Top 5 Least-Visited National Parks in the United States

If you are like millions of people worldwide, you are no stranger to America’s national parks. And one trip to a national park and it is easy to see why. They are set apart as the most beautiful, preserved natural areas of this country, and are thus ideal locations for a vacation. But, as can happen when you share an interest with millions of people, you often have to share your vacations with…well, millions of people. However, did you know that there are actually 391 sites that hold the title “national park?” With so many locations, it is reasonable to suppose that there are at least a few that are not visited quite as often as the others. And there are. So next time you look into making national park reservations, consider these lesser known parks first.

Canyonlands National Park, Utah:

Canyonlands is one of five national parks in the state of Utah, and it is probably the most often forgotten. Only visited by 473,773 people in 2011, it is definitely the least visited. Why? Well, often the more famous parks such as Zion and Arches take the majority of visitors to national parks in Utah, but Canyonlands offered a more secluded, yet equally beautiful experience. Need some more convincing?

Great Sand Dunes National Park and Preserve, Colorado:

Great Sand Dunes National Park and Preserve is located in the state of Colorado, and is a great place to experience something unique in the United States. Home to the tallest sand dunes in North America, it is a great place for those who love the outdoors to hike, climb, or even board, ski, or sled down the dunes. But even if you are not into extreme sports, or even sand, you can enjoy the alpine lakes, forests, wetlands, and waterfalls that can be found in this park. And you can enjoy it all by yourself (more or less), as there were only 254,674 visitors in 2012.

Kenai Fjords National Park, Alaska:

Ever dreamed of visiting the fjords in Norway, but just don’t have the means? Well, few people realize that there are actually some fjords that you can visit right here in the United States. And between the 669,984 acres, there is a good chance that you won’t even encounter one of the 291,279 people there. At this park, you can take a boat tour, kayak, hike, or even take a ranger-led walk to enjoy the scenery.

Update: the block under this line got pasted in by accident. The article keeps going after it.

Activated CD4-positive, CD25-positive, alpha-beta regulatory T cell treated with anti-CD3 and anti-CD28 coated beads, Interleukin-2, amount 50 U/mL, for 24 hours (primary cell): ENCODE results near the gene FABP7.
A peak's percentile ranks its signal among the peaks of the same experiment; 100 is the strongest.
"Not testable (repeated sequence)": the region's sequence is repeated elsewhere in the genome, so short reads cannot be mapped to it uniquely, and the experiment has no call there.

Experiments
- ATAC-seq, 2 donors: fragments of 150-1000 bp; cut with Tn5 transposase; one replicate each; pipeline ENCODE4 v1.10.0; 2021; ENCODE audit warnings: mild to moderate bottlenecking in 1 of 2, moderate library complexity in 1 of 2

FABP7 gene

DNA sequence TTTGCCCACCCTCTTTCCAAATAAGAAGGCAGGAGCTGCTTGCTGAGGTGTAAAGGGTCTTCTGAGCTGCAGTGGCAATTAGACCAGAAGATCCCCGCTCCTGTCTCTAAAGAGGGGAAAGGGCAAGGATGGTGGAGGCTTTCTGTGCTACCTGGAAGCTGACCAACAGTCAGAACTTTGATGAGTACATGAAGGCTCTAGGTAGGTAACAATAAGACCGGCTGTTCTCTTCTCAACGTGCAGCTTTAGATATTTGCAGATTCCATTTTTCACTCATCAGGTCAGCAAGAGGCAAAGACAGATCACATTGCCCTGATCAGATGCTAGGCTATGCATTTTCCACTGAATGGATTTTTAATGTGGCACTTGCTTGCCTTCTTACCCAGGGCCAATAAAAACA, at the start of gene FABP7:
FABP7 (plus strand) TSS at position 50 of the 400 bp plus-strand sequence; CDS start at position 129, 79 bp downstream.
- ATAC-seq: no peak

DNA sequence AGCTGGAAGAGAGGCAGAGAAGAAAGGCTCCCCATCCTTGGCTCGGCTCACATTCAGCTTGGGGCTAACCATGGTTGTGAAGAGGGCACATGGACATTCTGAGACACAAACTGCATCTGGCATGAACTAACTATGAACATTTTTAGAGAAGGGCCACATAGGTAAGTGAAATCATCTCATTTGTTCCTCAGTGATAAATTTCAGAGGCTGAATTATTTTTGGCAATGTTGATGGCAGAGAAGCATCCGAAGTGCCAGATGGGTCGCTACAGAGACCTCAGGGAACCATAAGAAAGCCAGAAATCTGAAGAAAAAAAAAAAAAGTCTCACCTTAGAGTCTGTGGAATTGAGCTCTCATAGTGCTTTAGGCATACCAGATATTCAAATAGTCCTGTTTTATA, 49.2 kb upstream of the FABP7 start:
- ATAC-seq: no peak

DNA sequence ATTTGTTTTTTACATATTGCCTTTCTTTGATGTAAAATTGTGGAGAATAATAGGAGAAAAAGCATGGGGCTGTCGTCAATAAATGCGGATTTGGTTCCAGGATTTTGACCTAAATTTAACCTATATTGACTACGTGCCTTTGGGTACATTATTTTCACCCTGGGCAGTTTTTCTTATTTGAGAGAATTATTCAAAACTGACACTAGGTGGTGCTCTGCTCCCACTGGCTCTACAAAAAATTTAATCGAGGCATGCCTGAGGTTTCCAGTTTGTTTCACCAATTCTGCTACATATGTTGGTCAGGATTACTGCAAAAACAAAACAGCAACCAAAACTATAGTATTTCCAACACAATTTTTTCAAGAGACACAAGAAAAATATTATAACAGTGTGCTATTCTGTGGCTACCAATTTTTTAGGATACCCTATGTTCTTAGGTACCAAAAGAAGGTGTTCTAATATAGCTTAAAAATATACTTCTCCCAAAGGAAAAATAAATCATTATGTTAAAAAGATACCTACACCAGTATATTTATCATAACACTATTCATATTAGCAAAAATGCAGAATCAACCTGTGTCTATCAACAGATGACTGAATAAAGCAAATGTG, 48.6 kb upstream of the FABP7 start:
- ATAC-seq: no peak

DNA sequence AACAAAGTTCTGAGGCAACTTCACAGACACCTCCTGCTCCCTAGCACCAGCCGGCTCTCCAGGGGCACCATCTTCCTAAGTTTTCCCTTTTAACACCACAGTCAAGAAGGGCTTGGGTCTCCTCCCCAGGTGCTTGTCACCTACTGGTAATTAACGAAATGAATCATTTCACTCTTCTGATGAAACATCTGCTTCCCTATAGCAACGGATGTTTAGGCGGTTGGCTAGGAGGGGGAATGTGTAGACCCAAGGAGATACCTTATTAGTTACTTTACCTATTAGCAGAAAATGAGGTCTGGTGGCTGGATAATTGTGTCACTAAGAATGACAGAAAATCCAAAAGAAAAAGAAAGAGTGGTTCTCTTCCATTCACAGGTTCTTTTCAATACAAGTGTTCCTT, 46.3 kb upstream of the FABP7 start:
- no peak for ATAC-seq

Dry Tortugas National Park, Florida:

Although it sounds as though it fell out of a Disney movie, Dry Tortugas National Park is actually named after the sea turtles found in the area, of which there are many. However, some of the activities that are available in this park, such as snorkeling, might be just as exotic as the caribbean. A tour of Fort Jefferson, a huge unfinished coastal fortress, is a must-do. It is the largest masonry structure in the Western Hemisphere. Visitors in 2012: 60,550.

Congaree National Park, South Carolina:

This national park is definitely the hidden gem of the south. If you are looking for a lush area, filled with forests, trees, and a large river, this is one to add to the list. The trees are some of the tallest in the eastern half of the country, and the park is full to the brim with wildlife and animals such as bobcats, deer, pigs, dogs, coyotes, armadillos, turtles, snakes, alligators, and even turkeys. This park is a perfect place for hiking, walking, camping, kayaking, and canoeing.

Vincent Stokes Written by:

Vincent Stokes is an avid outdoor enthusiast and freelance writer. He enjoys writing about sustainability, eco friendly behaviors and local travel. He has traveled all over the world but has taken a particular interest in our great National Parks.